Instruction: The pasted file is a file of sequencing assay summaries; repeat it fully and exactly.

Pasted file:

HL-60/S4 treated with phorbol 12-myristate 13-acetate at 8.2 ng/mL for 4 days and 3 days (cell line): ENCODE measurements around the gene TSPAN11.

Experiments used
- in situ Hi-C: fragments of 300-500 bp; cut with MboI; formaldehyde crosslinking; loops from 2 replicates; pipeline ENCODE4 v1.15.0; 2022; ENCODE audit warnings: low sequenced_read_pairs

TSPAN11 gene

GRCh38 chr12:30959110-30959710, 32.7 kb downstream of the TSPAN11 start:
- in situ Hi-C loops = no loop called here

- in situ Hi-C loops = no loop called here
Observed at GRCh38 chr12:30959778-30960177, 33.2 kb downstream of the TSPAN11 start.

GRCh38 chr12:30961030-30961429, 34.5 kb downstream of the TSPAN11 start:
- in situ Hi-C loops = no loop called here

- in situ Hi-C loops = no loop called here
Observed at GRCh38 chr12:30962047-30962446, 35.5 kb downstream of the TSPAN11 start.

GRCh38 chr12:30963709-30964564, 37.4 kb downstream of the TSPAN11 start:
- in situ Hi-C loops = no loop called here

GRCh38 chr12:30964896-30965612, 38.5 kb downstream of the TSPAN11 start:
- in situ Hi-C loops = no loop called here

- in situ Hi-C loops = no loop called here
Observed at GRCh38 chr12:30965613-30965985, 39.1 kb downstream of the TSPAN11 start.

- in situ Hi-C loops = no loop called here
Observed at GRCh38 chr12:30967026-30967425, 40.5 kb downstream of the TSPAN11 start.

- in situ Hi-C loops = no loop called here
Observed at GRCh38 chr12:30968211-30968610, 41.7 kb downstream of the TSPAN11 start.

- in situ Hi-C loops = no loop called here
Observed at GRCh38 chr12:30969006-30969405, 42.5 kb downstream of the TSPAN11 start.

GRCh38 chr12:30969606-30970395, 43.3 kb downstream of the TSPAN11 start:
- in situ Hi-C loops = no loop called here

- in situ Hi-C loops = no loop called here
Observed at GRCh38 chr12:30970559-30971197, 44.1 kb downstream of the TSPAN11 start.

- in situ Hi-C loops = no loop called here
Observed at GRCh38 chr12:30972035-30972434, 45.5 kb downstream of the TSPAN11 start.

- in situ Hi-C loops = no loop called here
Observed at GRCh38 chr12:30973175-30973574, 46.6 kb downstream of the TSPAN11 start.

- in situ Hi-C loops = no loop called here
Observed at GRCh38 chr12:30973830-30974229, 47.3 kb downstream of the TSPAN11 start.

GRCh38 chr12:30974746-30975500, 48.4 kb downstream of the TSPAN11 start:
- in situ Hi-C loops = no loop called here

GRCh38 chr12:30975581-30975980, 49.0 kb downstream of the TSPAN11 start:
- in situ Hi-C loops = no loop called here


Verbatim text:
HL-60/S4 treated with phorbol 12-myristate 13-acetate at 8.2 ng/mL for 4 days and 3 days (cell line): ENCODE measurements around the gene TSPAN11.

Experiments used
- in situ Hi-C: fragments of 300-500 bp; cut with MboI; formaldehyde crosslinking; loops from 2 replicates; pipeline ENCODE4 v1.15.0; 2022; ENCODE audit warnings: low sequenced_read_pairs

TSPAN11 gene

GRCh38 chr12:30959110-30959710, 32.7 kb downstream of the TSPAN11 start:
- in situ Hi-C loops = no loop called here

- in situ Hi-C loops = no loop called here
Observed at GRCh38 chr12:30959778-30960177, 33.2 kb downstream of the TSPAN11 start.

GRCh38 chr12:30961030-30961429, 34.5 kb downstream of the TSPAN11 start:
- in situ Hi-C loops = no loop called here

- in situ Hi-C loops = no loop called here
Observed at GRCh38 chr12:30962047-30962446, 35.5 kb downstream of the TSPAN11 start.

GRCh38 chr12:30963709-30964564, 37.4 kb downstream of the TSPAN11 start:
- in situ Hi-C loops = no loop called here

GRCh38 chr12:30964896-30965612, 38.5 kb downstream of the TSPAN11 start:
- in situ Hi-C loops = no loop called here

- in situ Hi-C loops = no loop called here
Observed at GRCh38 chr12:30965613-30965985, 39.1 kb downstream of the TSPAN11 start.

- in situ Hi-C loops = no loop called here
Observed at GRCh38 chr12:30967026-30967425, 40.5 kb downstream of the TSPAN11 start.

- in situ Hi-C loops = no loop called here
Observed at GRCh38 chr12:30968211-30968610, 41.7 kb downstream of the TSPAN11 start.

- in situ Hi-C loops = no loop called here
Observed at GRCh38 chr12:30969006-30969405, 42.5 kb downstream of the TSPAN11 start.

GRCh38 chr12:30969606-30970395, 43.3 kb downstream of the TSPAN11 start:
- in situ Hi-C loops = no loop called here

- in situ Hi-C loops = no loop called here
Observed at GRCh38 chr12:30970559-30971197, 44.1 kb downstream of the TSPAN11 start.

- in situ Hi-C loops = no loop called here
Observed at GRCh38 chr12:30972035-30972434, 45.5 kb downstream of the TSPAN11 start.

- in situ Hi-C loops = no loop called here
Observed at GRCh38 chr12:30973175-30973574, 46.6 kb downstream of the TSPAN11 start.

- in situ Hi-C loops = no loop called here
Observed at GRCh38 chr12:30973830-30974229, 47.3 kb downstream of the TSPAN11 start.

GRCh38 chr12:30974746-30975500, 48.4 kb downstream of the TSPAN11 start:
- in situ Hi-C loops = no loop called here

GRCh38 chr12:30975581-30975980, 49.0 kb downstream of the TSPAN11 start:
- in situ Hi-C loops = no loop called here